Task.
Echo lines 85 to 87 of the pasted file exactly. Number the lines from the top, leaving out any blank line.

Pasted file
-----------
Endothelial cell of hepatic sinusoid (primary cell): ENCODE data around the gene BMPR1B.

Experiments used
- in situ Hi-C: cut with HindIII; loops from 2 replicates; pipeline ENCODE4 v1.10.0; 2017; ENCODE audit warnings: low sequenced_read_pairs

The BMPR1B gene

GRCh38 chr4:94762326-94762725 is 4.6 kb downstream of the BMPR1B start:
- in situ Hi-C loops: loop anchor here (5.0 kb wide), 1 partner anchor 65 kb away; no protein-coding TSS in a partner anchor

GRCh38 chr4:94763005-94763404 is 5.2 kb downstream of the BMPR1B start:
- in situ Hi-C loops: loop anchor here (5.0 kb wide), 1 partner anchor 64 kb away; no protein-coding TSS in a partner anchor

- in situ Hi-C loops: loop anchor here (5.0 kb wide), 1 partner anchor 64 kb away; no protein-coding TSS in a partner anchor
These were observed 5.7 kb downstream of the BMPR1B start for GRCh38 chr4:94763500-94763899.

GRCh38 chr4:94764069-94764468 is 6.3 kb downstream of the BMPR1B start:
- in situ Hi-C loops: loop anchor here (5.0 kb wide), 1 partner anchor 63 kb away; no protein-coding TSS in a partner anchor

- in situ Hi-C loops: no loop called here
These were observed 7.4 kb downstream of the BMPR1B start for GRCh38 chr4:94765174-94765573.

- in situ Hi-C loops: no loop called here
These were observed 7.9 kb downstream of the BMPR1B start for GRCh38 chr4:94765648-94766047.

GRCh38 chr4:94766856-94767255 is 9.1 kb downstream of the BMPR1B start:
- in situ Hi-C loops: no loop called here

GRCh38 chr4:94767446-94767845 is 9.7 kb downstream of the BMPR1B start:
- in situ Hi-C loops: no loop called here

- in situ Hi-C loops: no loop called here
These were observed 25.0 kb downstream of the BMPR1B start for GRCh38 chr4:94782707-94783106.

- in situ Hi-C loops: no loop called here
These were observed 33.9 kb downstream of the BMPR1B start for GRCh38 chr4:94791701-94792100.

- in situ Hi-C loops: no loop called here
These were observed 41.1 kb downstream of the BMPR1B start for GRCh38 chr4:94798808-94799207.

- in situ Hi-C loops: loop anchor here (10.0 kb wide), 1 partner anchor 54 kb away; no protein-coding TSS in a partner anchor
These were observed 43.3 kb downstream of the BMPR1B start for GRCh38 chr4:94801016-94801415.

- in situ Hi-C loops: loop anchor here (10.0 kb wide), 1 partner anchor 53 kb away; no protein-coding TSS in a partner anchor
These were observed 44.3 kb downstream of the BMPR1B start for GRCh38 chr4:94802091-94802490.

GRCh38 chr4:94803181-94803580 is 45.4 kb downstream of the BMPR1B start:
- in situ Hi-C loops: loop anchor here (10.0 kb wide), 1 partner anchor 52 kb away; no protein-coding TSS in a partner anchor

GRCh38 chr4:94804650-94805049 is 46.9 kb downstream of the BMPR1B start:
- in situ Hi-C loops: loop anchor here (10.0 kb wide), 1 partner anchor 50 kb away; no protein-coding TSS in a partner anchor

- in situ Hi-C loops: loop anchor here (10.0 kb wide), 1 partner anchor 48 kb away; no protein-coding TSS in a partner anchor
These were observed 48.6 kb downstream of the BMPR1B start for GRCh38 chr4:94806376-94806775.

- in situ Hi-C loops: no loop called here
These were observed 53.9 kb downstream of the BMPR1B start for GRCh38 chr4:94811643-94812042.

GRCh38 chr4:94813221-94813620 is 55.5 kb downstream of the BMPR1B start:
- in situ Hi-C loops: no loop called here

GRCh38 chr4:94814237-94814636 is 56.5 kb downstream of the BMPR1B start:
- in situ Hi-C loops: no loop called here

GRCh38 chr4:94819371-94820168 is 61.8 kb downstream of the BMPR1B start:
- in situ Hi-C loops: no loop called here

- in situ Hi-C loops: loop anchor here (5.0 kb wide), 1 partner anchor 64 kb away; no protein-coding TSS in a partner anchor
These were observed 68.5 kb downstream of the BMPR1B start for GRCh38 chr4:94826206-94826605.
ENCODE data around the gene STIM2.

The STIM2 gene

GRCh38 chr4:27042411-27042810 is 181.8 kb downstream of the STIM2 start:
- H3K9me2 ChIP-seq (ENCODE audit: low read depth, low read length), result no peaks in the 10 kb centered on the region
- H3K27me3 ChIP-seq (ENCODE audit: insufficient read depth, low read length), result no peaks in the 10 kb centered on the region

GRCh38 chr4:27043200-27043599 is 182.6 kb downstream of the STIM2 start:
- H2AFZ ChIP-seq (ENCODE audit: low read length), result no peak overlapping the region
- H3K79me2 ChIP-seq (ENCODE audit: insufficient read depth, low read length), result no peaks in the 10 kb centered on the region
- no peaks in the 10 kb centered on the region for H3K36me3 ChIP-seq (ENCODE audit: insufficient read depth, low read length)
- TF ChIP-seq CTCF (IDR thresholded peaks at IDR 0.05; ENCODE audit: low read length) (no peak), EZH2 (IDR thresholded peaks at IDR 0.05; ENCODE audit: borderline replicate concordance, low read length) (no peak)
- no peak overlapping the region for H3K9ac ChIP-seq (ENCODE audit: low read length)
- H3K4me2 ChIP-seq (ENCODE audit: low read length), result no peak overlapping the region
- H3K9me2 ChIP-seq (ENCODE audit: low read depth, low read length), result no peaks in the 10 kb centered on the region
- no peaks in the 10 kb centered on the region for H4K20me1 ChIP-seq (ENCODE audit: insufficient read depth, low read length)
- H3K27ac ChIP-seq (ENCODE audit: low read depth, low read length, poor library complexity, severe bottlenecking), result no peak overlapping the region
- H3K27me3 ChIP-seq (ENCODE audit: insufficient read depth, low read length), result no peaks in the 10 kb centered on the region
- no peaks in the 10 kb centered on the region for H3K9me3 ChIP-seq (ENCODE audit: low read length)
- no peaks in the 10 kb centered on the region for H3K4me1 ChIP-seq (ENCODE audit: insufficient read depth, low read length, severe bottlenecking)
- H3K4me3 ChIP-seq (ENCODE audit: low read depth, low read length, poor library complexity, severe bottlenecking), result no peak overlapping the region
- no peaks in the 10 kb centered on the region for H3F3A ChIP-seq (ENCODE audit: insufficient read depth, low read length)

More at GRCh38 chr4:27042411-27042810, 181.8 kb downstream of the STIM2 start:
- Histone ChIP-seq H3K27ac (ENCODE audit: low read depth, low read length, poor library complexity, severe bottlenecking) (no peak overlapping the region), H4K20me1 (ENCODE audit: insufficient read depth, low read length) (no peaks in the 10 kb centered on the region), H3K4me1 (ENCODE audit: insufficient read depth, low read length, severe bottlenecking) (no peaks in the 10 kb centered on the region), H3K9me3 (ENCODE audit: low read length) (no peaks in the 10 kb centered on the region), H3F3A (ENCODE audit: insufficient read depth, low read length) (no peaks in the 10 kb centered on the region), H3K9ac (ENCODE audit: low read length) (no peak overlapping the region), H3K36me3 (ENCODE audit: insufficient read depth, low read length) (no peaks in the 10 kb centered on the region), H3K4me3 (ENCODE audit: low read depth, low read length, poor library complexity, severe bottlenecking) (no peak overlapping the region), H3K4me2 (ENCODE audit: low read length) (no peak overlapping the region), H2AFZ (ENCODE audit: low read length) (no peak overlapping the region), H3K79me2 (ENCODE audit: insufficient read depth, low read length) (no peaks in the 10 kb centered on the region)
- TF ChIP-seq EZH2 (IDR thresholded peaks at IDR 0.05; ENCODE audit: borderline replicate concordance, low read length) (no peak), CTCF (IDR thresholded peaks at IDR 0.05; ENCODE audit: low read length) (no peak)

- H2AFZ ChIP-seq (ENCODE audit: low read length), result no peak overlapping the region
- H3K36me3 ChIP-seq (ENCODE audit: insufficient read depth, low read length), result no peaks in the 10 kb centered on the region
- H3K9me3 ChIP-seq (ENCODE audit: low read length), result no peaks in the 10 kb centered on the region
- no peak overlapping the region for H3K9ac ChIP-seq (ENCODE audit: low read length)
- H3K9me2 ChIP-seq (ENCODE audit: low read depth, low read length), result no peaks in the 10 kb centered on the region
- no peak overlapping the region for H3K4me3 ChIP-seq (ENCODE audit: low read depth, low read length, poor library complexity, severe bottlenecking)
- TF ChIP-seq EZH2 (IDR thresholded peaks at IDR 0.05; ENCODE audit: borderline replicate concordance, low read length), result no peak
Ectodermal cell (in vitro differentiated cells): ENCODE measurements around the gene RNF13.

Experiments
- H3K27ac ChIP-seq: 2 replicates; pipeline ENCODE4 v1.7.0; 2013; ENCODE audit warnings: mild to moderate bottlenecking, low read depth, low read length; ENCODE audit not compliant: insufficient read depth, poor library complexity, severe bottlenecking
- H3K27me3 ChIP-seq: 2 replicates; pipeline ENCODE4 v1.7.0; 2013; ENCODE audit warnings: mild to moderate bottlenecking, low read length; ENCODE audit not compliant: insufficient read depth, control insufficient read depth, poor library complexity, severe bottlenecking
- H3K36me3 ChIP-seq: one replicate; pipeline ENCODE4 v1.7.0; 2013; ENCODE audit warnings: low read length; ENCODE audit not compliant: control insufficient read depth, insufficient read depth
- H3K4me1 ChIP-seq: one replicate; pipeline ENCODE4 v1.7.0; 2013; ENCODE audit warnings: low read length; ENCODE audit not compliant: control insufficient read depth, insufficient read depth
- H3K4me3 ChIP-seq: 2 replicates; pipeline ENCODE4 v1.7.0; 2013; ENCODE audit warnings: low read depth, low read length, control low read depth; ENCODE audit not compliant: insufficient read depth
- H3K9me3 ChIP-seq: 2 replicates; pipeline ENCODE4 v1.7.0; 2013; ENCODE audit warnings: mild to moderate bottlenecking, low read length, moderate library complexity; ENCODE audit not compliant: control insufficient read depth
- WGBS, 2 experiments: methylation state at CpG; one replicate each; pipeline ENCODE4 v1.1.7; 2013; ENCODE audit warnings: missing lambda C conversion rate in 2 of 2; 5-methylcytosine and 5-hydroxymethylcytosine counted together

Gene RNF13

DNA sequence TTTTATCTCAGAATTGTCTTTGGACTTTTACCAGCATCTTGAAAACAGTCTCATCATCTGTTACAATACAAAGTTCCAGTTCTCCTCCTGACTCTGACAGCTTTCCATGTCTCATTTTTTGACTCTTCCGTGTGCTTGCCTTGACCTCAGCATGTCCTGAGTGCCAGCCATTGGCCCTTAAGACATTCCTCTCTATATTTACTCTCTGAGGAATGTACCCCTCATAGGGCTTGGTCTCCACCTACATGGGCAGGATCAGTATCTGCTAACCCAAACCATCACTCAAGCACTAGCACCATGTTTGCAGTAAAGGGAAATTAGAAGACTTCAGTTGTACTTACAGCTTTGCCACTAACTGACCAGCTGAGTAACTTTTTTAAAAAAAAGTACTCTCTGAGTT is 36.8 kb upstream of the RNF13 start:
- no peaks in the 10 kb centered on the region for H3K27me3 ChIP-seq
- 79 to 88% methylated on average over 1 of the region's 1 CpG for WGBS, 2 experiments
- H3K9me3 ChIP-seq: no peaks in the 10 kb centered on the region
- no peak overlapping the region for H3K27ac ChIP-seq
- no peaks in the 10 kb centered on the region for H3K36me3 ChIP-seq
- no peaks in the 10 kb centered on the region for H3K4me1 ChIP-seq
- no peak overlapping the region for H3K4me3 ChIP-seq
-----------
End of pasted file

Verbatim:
- WGBS, 2 experiments: methylation state at CpG; one replicate each; pipeline ENCODE4 v1.1.7; 2013; ENCODE audit warnings: missing lambda C conversion rate in 2 of 2; 5-methylcytosine and 5-hydroxymethylcytosine counted together

Gene RNF13

DNA sequence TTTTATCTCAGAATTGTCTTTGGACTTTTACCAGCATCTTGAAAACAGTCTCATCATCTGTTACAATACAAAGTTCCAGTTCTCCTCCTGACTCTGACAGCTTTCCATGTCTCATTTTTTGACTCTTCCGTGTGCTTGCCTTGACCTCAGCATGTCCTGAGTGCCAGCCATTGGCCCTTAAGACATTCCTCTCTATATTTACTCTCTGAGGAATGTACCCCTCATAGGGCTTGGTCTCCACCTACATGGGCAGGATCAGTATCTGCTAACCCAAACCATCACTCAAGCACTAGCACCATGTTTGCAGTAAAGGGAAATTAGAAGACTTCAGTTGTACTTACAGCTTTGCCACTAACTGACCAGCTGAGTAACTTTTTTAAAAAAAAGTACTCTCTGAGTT is 36.8 kb upstream of the RNF13 start: